Brad Garrett Extols the Virtues of Cable Television

“Brad Garrett Extols the Virtues of Cable Television”
Interview by Michael Aaron Gallagher of StayFamous.Net

Brad Garrett

Brad Garrett. Photo by Frank Micelotta/FX.

When you first hear the sound of his voice on the other end of the telephone, you expect actor Brad Garrett to be the cranky curmudgeon that he has so masterfully depicted on television in roles like Everybody Loves Raymond’s Robert Barone. But it only takes a moment to realize that fiction is fiction. And it’s a good thing, because as he talked to me about his latest character Joe Bulo from the FX original series Fargo, I learned that he plays quite a dangerous mobster.

Branching out from his stand-up comedy persona, Emmy award-winning actor Brad Garrett took on a more dramatic role this season, which is redefining how audiences see him as an actor.

Over the past decade, the face of television has dramatically changed, moving from a landscape dominated by a few broadcast networks to becoming a more mobile, interactive platform, where cable channels and on-demand services continue to produce what is arguably better, original content.

Fargo is just one example of the new wave of shows that are breaking the mold, and moving entertainment in a bold new direction. An Emmy and Golden Globe award-winning show from creator Noah Hawley (produced by the Coen brothers), the second season of Fargo explores a new story, with new characters, in a new time period, in the same forbidding landscape as the first season of the anthology series.

Brad Garrett as Joe Bulo in "Fargo." Photo by Chris Large/FX.

Brad Garrett as Joe Bulo in “Fargo.”
Photo by Chris Large/FX.

In a recent interview, I asked Brad how working with FX is different from some of the other networks he’s worked with in the past.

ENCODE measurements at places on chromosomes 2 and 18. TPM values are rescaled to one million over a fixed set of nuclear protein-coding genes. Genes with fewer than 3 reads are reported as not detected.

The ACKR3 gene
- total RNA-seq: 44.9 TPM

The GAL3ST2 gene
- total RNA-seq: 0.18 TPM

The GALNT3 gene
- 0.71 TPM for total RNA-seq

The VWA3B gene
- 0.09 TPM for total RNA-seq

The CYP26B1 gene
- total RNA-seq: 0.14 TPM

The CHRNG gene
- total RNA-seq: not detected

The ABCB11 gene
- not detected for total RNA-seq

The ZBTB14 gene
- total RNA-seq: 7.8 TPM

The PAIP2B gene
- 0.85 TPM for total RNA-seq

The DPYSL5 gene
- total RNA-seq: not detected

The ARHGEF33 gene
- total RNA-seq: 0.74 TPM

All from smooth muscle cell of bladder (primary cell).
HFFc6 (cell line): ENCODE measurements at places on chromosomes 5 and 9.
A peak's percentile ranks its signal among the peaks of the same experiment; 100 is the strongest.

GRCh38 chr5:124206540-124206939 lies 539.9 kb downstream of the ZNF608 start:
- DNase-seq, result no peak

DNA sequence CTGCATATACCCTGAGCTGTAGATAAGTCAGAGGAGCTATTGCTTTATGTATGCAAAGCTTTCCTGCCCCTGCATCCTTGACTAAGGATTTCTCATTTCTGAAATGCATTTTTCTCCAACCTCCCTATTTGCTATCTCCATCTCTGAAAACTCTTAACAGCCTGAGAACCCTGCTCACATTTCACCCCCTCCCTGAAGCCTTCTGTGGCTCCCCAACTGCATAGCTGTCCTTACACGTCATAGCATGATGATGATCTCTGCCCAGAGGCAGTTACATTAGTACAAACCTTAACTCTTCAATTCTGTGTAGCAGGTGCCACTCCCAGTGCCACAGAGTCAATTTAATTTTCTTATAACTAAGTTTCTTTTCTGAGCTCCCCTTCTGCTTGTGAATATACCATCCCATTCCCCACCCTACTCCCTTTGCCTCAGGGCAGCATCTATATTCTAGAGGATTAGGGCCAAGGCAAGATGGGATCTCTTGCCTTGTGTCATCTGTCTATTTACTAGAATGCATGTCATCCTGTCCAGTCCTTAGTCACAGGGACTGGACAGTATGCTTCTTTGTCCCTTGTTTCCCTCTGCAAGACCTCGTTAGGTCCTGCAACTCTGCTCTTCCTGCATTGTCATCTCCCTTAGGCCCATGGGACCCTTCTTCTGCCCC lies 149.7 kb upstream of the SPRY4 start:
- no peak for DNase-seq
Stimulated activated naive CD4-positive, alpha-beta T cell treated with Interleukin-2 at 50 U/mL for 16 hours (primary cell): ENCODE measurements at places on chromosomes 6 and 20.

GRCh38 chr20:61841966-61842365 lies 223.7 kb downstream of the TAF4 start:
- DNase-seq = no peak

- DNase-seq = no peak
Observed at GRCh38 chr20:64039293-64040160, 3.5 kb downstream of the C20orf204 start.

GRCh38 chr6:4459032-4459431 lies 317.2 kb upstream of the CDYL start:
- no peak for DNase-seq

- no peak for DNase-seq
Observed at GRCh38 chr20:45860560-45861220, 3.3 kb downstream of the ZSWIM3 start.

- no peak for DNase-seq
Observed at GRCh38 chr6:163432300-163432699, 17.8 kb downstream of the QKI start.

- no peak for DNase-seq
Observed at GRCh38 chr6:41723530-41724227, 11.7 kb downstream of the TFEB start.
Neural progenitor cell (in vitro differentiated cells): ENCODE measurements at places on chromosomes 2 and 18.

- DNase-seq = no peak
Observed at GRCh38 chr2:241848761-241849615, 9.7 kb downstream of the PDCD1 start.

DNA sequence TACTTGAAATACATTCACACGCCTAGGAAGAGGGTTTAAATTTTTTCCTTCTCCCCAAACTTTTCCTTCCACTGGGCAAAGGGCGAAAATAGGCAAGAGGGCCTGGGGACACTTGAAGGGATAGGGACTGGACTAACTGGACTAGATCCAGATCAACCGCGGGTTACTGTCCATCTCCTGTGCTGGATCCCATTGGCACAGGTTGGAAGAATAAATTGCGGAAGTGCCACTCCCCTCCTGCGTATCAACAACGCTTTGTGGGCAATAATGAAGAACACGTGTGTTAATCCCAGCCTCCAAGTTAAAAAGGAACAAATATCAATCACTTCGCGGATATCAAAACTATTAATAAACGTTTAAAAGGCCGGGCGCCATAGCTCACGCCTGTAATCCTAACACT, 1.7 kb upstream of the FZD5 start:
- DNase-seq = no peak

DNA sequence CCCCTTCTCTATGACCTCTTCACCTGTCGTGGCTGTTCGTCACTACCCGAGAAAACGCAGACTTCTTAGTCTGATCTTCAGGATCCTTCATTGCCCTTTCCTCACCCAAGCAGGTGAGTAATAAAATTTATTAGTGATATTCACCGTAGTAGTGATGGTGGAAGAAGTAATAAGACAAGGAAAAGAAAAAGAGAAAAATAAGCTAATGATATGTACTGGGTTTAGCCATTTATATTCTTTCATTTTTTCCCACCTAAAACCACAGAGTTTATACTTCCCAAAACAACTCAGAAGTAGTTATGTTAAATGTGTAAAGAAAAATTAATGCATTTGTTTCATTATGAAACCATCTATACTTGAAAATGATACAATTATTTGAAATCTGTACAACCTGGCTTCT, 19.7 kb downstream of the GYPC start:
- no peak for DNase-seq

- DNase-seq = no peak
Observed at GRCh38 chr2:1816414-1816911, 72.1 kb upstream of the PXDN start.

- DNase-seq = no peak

“It’s all about the freedom,” Garrett said. “Of course, this is a smaller role, compared to some of the other roles in Fargo this year, but from just being able to see the creative process and the freedom that the writers and the directors are given. You know, there is a huge amount of trust that is handed over to the creators in cable that just doesn’t happen in network [TV]. I’m not sure why that is, I think the execs in network are probably a lot more scared, and fear makes it tough to implement when it comes to the creative process. I think when you hire these people, you got to trust them and trust them to deliver the right product and that is what I think has made cable just soar – it is because they let everyone do what they’re supposed to do. So I think when you get on that set, you feel that vibe and it’s contagious. I mean, everyone is excited, because they are being allowed to do what they’re supposed to do – whether it’s on the acting level or writing or directing. So that’s what seems to be what’s making it work so much better off broadcast [television].”

Brad Garrett. Photo by Scott Kirkland/PictureGroup/FX

Brad Garrett. Photo by Scott Kirkland/PictureGroup/FX

As a viewer, some of the characteristics that Brad looks for when he’s watching a television show are also related to how he views a show as an actor.

“Well you know, at the end of the day, whether you’re watching or whether you’re auditioning or involved in something, it all comes down to the writing,” Garrett said. “The chemistry of a cast, which we’re obviously so grateful for to have this year in Fargo, you don’t know that until once you start shooting. So it really comes down to the pages. I don’t watch a lot of TV, but I was a huge True Detective fan, and Fargo of course, and it just comes down to the stakes you see with characters, that they have to go through, the conflict. It’s just all about cable right now with television… they’re mini movies. And that’s what Fargo I think was able to create. So it’s very exciting. You can tell the people that are auditioning and trying out to get these wonderful dramas that’s where it seems to be. The quality is today on television.”

Fargo airs on Mondays at 10 p.m. ET/PT on FX.

“Brad Garrett Extols the Virtues of Cable Television”
Copyright 2015 by Michael Aaron Gallagher
Photography courtesy of FX

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